It isn't that they were hacked. Shit happens, even to the best of them. It was the lack of information and lack of transparency by RSA (EMC) on the whole event. Trust has been lost.

I'm not talking about public statements or mea culpas. I'm talking about why they weren't 100% open and upfront with existing customers right away. It gives the impression that EMC's execs were hoping no one would get hacked and it would all fade away over time. That they could just ride this out and weren't going to have to fork over a boatload of cash to replace everyone's tokens, thus not taking a hit on their stock or bonuses.

They were wrong, and now the price they are going to pay is not only replacing everyone's tokens, but a loss of trust and hence future business.

I just got my quote for replacement tokens. They're giving me a 3 to 6 month estimate on when I'll actually have the new tokens. I can quote the whole chain from "Nothing was stolen" to "Nothing was stolen that could replicate a token" to "Yea, our bad."

Comment Re:I'll say it... (Score 0) 238

Question is, would a public-run utility design and build nuclear infrastructure to within the letter of the law or would they 'overbuild' for safety? Is this entire situation the cause of capitalism running into its core fault - its lack of concern for the expensive 'doing the right thing' vs the cheaper 'doing things right.'? I don't really know, but it smacks of the reality of letting a company totally focused on making and saving money vs making decisions to protect the people of Japan.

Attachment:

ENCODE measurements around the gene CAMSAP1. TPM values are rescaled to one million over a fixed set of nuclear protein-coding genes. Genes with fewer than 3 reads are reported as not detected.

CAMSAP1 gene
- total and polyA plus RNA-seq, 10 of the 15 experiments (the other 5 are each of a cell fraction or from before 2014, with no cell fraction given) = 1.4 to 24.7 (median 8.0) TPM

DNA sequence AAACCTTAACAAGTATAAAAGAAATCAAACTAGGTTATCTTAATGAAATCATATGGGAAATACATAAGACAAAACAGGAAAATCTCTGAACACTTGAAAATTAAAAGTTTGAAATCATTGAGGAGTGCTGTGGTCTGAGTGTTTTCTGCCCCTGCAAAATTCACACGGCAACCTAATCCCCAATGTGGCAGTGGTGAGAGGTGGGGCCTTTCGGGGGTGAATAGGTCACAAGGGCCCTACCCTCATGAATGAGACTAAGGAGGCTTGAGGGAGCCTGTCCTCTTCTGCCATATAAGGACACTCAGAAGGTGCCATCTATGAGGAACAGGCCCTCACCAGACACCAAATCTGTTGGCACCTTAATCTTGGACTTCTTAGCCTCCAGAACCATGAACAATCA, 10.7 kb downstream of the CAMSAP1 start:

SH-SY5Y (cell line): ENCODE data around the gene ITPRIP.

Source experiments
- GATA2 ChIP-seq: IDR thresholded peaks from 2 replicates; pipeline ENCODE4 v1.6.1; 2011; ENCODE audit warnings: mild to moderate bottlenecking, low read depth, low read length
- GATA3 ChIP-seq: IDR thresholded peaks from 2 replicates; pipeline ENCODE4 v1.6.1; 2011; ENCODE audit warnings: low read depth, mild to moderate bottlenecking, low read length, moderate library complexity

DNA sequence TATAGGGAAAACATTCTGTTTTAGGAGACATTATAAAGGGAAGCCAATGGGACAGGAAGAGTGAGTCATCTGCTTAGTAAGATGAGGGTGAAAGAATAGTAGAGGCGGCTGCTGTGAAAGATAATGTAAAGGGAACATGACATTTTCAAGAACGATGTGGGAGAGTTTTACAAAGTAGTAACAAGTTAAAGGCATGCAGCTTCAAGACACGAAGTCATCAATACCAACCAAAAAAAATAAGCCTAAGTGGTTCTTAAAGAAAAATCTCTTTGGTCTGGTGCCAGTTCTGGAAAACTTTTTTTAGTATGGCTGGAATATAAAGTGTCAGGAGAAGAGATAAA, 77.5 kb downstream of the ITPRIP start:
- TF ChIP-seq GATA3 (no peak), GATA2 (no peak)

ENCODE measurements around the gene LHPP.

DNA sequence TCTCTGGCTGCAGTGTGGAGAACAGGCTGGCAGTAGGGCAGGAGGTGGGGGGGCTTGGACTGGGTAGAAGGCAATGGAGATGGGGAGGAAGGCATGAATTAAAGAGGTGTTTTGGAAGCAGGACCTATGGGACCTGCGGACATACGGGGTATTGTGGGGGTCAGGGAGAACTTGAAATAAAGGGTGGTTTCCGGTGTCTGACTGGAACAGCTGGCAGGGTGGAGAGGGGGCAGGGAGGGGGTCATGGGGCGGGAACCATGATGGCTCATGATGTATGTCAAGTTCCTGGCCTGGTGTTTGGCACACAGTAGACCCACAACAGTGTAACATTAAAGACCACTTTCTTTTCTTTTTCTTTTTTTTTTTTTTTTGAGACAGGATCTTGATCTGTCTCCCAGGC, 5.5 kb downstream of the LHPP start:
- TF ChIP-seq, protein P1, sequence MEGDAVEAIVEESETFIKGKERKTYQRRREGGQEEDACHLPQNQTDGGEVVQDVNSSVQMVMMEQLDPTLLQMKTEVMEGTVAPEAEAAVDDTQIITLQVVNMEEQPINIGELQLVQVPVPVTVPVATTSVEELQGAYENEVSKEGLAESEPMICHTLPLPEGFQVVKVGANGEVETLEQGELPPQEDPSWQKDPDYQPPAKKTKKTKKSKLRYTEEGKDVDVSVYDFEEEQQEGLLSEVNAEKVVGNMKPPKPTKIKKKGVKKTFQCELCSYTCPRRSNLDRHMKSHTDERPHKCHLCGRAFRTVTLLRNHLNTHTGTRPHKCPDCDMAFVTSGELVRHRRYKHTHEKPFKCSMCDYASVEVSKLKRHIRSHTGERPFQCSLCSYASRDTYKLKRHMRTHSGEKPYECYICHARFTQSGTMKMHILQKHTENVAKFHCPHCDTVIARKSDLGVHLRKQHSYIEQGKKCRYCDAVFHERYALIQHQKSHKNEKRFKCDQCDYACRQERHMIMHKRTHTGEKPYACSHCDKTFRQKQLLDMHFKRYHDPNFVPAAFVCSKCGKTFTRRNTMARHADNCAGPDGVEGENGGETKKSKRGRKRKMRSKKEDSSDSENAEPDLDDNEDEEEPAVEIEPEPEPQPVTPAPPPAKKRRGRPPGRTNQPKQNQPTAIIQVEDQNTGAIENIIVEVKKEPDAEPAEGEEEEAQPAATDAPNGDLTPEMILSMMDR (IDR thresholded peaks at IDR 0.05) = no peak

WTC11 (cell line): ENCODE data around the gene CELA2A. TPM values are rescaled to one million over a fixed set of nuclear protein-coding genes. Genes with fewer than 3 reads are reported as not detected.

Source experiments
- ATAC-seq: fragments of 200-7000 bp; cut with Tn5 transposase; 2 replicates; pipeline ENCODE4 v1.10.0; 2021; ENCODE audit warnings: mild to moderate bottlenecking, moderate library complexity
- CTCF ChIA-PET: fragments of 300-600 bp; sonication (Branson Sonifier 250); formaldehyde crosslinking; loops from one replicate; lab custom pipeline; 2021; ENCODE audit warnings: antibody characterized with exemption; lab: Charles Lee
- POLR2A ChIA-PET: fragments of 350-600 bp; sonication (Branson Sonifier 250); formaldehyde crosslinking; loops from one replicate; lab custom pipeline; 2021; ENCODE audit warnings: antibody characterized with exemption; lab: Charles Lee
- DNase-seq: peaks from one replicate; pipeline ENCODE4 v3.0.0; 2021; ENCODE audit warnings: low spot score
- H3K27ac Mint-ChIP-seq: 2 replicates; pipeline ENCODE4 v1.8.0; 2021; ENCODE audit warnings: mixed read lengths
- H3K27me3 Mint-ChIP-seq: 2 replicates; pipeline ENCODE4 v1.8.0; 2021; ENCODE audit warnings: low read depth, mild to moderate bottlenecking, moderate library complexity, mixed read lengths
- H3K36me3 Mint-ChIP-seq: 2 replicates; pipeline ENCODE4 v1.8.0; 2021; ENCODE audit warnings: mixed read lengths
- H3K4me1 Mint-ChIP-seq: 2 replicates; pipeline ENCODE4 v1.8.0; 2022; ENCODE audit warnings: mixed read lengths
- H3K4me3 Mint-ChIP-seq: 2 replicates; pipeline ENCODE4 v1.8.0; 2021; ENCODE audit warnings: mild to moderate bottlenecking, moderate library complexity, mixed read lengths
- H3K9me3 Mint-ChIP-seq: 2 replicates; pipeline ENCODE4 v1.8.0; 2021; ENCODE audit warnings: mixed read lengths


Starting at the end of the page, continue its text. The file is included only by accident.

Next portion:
Lets ask the fine folk of Pripyat how the government run nuclear facility, completely free from capitalism running into it's core fault worked out.....

Comment Re:NAT (Score 3, Informative) 717

You have 65,000 inbound ports. You can't possibly be peering with more then 1000 or 2000 other torrents anyway without completely destroying your bandwidth. Further, there is nothing that says SSH has to run on port 22. You just like it to because it's easy. There's no reason you can't NAT to 100 servers for SSH, run 50 webservers (with both SSL and non-SSL ports), torrent to 5000 of your best friends and still have 59,000 ports left to play with. And a translation table with 5000 entries isn't beyond the capabilities of anyone that might actually have the much infrastructure running behind the device.

Comment Ironic (Score 1) 107